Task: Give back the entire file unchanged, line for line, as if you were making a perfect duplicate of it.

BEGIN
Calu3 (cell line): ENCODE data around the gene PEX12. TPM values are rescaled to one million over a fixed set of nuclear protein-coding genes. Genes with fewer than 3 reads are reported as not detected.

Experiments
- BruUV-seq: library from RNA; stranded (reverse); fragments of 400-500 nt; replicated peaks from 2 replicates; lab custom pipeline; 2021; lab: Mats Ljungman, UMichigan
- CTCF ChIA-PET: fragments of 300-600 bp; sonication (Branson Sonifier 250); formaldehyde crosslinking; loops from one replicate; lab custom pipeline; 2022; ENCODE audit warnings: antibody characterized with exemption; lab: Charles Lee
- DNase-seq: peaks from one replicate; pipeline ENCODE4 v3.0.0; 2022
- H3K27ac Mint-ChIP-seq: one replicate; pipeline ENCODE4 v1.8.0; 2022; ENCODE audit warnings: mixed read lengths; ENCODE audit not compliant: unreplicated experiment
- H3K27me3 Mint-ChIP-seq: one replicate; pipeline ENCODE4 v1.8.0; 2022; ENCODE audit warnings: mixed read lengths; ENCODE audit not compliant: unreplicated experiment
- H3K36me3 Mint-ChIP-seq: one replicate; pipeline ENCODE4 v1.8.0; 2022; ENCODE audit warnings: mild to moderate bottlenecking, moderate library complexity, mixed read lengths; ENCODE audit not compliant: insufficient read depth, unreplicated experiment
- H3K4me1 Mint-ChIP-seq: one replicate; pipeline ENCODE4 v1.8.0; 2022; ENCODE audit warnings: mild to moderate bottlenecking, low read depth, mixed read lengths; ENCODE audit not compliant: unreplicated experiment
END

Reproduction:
Calu3 (cell line): ENCODE data around the gene PEX12. TPM values are rescaled to one million over a fixed set of nuclear protein-coding genes. Genes with fewer than 3 reads are reported as not detected.

Experiments
- BruUV-seq: library from RNA; stranded (reverse); fragments of 400-500 nt; replicated peaks from 2 replicates; lab custom pipeline; 2021; lab: Mats Ljungman, UMichigan
- CTCF ChIA-PET: fragments of 300-600 bp; sonication (Branson Sonifier 250); formaldehyde crosslinking; loops from one replicate; lab custom pipeline; 2022; ENCODE audit warnings: antibody characterized with exemption; lab: Charles Lee
- DNase-seq: peaks from one replicate; pipeline ENCODE4 v3.0.0; 2022
- H3K27ac Mint-ChIP-seq: one replicate; pipeline ENCODE4 v1.8.0; 2022; ENCODE audit warnings: mixed read lengths; ENCODE audit not compliant: unreplicated experiment
- H3K27me3 Mint-ChIP-seq: one replicate; pipeline ENCODE4 v1.8.0; 2022; ENCODE audit warnings: mixed read lengths; ENCODE audit not compliant: unreplicated experiment
- H3K36me3 Mint-ChIP-seq: one replicate; pipeline ENCODE4 v1.8.0; 2022; ENCODE audit warnings: mild to moderate bottlenecking, moderate library complexity, mixed read lengths; ENCODE audit not compliant: insufficient read depth, unreplicated experiment
- H3K4me1 Mint-ChIP-seq: one replicate; pipeline ENCODE4 v1.8.0; 2022; ENCODE audit warnings: mild to moderate bottlenecking, low read depth, mixed read lengths; ENCODE audit not compliant: unreplicated experiment